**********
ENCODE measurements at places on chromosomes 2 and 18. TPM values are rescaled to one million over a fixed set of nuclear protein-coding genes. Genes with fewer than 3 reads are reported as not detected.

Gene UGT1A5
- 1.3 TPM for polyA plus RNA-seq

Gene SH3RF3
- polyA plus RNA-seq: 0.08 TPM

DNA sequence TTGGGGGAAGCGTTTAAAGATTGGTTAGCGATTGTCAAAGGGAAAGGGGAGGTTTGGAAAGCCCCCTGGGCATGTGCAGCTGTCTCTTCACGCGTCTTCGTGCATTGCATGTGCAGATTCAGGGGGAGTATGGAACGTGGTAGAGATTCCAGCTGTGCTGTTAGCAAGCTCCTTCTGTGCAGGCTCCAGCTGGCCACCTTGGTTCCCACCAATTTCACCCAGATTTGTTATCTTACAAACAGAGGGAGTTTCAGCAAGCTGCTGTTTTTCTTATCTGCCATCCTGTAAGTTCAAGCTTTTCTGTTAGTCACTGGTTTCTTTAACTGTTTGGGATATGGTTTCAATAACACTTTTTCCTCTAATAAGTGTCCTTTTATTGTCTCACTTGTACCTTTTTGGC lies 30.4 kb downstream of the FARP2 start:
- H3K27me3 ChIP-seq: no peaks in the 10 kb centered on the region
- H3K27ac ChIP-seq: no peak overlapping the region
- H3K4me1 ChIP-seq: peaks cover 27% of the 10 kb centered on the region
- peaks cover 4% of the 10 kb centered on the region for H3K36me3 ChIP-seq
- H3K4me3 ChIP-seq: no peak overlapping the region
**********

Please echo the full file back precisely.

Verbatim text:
ENCODE measurements at places on chromosomes 2 and 18. TPM values are rescaled to one million over a fixed set of nuclear protein-coding genes. Genes with fewer than 3 reads are reported as not detected.

Gene UGT1A5
- 1.3 TPM for polyA plus RNA-seq

Gene SH3RF3
- polyA plus RNA-seq: 0.08 TPM

DNA sequence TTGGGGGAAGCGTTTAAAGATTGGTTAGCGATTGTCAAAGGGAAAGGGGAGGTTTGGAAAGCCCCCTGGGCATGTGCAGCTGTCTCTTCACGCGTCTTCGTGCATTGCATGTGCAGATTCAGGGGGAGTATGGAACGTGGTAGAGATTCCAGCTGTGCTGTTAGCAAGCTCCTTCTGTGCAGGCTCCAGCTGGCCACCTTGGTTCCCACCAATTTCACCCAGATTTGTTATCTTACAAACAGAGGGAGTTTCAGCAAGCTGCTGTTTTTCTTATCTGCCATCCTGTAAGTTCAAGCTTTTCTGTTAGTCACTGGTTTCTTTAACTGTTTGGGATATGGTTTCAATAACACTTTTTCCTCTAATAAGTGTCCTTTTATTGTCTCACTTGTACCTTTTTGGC lies 30.4 kb downstream of the FARP2 start:
- H3K27me3 ChIP-seq: no peaks in the 10 kb centered on the region
- H3K27ac ChIP-seq: no peak overlapping the region
- H3K4me1 ChIP-seq: peaks cover 27% of the 10 kb centered on the region
- peaks cover 4% of the 10 kb centered on the region for H3K36me3 ChIP-seq
- H3K4me3 ChIP-seq: no peak overlapping the region